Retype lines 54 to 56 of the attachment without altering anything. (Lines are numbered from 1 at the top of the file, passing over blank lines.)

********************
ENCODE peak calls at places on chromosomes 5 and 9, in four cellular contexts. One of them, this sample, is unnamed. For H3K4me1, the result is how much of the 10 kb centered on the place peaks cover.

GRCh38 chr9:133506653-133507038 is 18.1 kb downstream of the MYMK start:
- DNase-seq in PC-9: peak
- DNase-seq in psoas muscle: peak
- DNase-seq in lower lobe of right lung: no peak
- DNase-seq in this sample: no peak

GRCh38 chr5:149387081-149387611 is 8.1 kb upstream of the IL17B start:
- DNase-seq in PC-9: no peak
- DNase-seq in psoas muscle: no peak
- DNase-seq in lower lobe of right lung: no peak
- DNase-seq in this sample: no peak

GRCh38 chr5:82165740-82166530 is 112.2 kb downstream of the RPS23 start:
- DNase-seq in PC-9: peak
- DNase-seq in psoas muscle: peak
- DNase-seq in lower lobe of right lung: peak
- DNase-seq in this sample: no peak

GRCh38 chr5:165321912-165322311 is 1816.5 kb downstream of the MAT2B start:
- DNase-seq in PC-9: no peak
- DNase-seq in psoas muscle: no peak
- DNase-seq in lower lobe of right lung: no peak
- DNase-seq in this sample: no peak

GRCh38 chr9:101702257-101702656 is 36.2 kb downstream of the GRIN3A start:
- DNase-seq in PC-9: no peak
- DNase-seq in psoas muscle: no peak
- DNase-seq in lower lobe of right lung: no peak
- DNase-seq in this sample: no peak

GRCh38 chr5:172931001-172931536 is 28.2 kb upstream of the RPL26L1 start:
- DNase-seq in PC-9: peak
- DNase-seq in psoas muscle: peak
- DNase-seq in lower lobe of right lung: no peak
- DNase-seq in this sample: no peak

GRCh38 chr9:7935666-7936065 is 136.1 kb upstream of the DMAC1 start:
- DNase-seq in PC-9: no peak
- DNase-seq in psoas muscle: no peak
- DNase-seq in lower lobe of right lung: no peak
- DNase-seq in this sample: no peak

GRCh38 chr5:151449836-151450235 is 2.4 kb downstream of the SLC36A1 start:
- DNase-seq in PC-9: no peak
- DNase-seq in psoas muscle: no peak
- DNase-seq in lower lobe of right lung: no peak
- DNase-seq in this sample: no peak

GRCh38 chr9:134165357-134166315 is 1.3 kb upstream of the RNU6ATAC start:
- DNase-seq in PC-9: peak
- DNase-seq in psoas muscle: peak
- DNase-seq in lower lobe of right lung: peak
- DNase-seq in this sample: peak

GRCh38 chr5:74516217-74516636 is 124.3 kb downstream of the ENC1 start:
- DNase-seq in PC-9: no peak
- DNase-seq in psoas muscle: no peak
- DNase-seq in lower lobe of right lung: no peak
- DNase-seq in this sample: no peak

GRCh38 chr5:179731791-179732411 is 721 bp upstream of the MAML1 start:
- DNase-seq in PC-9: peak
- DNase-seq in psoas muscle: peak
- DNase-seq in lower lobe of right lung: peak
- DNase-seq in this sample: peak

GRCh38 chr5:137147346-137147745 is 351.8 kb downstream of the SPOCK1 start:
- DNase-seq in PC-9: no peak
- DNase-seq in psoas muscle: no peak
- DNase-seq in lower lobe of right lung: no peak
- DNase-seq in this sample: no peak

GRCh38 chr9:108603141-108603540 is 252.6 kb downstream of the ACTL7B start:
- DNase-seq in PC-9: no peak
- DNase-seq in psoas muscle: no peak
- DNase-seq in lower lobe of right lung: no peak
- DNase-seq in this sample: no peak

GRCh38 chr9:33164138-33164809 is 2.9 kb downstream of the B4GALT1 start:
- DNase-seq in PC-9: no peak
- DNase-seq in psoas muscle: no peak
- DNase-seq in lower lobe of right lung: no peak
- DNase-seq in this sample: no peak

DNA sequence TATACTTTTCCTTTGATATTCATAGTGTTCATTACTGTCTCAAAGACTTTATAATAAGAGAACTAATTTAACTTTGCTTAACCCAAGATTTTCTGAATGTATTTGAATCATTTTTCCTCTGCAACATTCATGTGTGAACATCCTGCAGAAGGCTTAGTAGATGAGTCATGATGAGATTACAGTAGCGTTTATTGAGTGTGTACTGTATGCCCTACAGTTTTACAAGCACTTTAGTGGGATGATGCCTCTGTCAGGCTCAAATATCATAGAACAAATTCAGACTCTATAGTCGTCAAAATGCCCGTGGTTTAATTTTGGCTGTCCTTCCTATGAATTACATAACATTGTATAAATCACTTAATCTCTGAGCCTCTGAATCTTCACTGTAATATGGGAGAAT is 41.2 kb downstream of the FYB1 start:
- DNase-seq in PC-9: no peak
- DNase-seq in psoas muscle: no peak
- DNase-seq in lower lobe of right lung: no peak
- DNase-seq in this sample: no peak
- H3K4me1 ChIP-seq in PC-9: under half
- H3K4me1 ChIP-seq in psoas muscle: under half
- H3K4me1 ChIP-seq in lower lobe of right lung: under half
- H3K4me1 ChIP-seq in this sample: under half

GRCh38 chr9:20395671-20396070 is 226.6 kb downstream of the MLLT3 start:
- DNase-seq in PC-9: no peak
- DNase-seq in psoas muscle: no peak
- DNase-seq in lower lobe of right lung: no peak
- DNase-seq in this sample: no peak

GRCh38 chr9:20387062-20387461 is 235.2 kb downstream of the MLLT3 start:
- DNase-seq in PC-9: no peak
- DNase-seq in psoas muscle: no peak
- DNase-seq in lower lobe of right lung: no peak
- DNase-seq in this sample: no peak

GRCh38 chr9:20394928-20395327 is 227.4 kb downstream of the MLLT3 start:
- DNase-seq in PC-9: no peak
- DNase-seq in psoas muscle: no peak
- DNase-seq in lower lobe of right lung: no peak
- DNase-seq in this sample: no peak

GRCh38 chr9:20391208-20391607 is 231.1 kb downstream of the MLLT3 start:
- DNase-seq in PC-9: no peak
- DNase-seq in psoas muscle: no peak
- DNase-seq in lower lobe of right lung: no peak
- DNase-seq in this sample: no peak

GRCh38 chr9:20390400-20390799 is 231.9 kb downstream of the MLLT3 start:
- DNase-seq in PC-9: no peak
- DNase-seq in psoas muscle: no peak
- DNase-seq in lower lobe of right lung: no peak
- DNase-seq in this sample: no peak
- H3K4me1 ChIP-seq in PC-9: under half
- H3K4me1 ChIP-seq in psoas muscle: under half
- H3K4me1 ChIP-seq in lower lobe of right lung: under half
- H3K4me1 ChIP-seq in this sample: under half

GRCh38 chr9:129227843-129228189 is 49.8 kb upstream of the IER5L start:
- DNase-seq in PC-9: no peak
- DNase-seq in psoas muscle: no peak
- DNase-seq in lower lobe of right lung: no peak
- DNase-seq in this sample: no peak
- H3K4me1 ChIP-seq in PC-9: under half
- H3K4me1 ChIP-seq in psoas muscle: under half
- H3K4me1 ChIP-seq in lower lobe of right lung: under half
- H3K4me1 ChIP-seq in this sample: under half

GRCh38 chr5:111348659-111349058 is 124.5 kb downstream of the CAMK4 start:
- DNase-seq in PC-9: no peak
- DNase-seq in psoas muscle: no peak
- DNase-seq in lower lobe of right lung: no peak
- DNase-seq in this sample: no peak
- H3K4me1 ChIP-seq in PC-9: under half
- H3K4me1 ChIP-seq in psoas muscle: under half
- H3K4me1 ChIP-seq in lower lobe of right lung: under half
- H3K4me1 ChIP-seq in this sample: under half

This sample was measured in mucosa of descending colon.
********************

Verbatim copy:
- DNase-seq in psoas muscle: peak
- DNase-seq in lower lobe of right lung: peak
- DNase-seq in this sample: peak